But they did, minus being stunned...Defensive rolls can cancel out hits - it's simple and easy.



GAME PLAY

Upon opening some games I get that queasy feeling that whatever new system is going to be a lot of work. Worse are the companies who seem to have the minimum forty-page rulebook and then the forty-page Playbook. meaning I'm already penciled in for at least two hours of reading "prose" before ever pushing anything on the map. I thought that here because the rules were long and the FLOOD of components gave me a false impression of an impending slog. The rules weren't that long due to spacing due to these being draft beta rules of a sorts with all that entails.


Your Combat Players Aid Card




Terrain Effect Chart with Die Modifier


The scenarios all to date are truly smaller actions, with a manageable number of units on the board. You might be at most fighting a reinforced company or battalion level action, allowing you to focus on the game play than dealing with too many units. At first I wasn't keen on the low density of units but after playing this repeatedly, the designer was right that smaller numbers for ARG '41 allows you to focus on playing the game in all its richness than getting your turn over with it or worse, dragging a turn out because there is too much to do. Set up is easy with my final action drawing a number of cards per hand equal to the number of formations per the scenario card.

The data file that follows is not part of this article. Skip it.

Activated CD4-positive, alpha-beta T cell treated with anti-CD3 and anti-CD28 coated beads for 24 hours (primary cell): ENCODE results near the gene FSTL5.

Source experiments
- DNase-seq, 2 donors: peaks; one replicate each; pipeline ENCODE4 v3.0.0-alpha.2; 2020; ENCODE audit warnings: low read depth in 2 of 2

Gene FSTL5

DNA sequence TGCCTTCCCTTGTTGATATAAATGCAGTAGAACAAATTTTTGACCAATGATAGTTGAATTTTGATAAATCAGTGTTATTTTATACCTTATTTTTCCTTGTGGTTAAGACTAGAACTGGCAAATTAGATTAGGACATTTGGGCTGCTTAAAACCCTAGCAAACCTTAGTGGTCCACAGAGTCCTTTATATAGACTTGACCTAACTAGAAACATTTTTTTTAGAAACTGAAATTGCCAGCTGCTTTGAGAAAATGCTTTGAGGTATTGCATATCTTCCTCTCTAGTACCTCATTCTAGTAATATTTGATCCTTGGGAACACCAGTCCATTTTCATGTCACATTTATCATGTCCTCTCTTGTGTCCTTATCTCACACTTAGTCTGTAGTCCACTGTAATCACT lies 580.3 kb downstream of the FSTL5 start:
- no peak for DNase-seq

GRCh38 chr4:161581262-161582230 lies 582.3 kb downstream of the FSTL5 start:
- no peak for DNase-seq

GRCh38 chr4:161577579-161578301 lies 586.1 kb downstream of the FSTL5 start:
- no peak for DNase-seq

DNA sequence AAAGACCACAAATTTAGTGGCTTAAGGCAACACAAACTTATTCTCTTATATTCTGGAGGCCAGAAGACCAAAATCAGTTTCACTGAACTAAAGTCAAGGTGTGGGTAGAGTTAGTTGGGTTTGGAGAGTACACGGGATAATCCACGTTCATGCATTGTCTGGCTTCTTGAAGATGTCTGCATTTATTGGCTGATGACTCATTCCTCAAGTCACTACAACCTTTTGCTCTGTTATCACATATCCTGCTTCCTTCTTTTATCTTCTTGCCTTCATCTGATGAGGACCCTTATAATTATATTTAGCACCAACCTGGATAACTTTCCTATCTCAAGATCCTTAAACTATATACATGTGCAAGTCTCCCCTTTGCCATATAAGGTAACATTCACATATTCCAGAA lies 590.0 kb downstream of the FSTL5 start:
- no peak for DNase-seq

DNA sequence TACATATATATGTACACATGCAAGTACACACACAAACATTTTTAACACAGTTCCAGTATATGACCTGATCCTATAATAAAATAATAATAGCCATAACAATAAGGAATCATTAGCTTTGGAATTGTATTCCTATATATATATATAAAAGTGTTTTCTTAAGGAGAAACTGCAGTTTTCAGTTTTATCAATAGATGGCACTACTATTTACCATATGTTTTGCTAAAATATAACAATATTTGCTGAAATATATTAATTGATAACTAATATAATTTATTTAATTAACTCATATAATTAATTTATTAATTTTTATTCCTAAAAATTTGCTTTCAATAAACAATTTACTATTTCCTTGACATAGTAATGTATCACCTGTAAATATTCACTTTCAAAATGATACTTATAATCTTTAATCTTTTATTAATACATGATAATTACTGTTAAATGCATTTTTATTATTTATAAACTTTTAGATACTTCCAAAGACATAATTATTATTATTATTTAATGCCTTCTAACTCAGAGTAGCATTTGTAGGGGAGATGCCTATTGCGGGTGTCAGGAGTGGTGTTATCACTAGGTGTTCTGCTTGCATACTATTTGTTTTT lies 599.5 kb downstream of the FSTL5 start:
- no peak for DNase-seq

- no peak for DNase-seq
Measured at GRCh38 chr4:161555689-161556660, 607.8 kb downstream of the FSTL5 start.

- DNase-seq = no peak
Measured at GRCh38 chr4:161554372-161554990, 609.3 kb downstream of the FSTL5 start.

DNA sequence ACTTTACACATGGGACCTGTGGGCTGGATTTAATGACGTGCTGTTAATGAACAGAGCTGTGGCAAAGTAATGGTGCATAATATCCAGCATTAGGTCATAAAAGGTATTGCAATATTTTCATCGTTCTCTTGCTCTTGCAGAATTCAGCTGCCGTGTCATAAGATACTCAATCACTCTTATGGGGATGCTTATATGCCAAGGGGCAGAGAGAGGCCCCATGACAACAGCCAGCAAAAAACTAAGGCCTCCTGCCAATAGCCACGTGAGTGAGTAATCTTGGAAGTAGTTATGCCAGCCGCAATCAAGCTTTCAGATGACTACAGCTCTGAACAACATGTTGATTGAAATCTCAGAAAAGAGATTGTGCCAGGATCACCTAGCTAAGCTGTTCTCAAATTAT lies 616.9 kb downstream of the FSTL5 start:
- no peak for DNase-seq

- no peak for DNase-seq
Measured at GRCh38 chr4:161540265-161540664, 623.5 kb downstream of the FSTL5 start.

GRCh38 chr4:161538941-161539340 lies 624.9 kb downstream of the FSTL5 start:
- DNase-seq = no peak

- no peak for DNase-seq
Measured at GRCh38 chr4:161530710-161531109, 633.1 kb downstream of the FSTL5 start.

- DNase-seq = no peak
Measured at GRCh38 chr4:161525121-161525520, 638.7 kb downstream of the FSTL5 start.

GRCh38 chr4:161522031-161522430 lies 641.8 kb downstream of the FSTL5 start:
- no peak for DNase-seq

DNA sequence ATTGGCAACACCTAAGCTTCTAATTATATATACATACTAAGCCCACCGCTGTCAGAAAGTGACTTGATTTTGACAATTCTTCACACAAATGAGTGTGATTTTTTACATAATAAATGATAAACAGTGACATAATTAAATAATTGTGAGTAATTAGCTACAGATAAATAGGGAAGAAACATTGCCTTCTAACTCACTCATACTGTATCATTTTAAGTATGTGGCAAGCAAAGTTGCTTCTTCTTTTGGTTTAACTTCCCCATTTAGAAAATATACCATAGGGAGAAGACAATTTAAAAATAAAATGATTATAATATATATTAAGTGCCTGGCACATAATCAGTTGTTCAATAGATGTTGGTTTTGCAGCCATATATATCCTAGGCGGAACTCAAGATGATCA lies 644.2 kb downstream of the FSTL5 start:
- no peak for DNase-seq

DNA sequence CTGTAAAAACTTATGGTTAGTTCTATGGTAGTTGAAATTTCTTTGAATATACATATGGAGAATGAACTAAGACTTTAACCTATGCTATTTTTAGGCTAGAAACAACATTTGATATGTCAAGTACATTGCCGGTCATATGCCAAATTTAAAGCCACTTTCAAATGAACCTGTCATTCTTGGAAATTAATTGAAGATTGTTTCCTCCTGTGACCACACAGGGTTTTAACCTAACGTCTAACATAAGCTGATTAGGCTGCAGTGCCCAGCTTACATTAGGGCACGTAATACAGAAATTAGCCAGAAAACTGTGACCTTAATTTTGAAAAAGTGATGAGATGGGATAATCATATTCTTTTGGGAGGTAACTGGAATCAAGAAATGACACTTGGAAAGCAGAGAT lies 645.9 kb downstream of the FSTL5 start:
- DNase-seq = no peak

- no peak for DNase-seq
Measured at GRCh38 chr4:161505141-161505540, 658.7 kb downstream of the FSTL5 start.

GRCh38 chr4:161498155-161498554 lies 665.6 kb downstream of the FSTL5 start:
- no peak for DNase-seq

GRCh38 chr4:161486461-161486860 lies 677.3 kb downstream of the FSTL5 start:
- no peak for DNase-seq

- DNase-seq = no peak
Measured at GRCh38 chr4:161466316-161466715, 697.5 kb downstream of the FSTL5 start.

Miss Frankie wondering if Dad will note I changed the die roll....



GAME PL
So how does the game play right? One determines initiative, move stuff around, conduct combat, place markers and go onto to the next turn. Well it's more than that but it's a nice summation because game flow is that simple and becomes second nature rapidly, or at least for me it did. Unlike some games, your card play doesn't become a center of gravity - it's just another part of the game but generally minus game changing consequences.

The game system is one I didn't used to like but now accept, which I call the enemy gets a vote, or an alternating turn system. Nothing unique here in the overall concept they stick to a format most of us understand. If there are three passes in a row the turn ends, and recall earlier my comments about your choices on how to spend your command chits? This deciding to activate or pass gives the defensive player the opportunity to better shape the battlefield. Do you choose to activate your units early or wait until the other player begins to pass? You can also play a card from your hand to enhance your turn or disrupt the flow of the other player's turn. I found card play to be meaningful here as there are few that get played, since some games feel like UNO with counter to counter on card play. Card play to me here reflects you trying to get inside the other guys OODA or C2 loop at a simple level and if it works great. But if they counter your play and you are one with a much smaller formation footprint, it can be potentially huge in terms of impact. It took me a while to realize that aspect - did the designer really realize that implication? If they did only on the subconscious level, it's a huge bonus for us.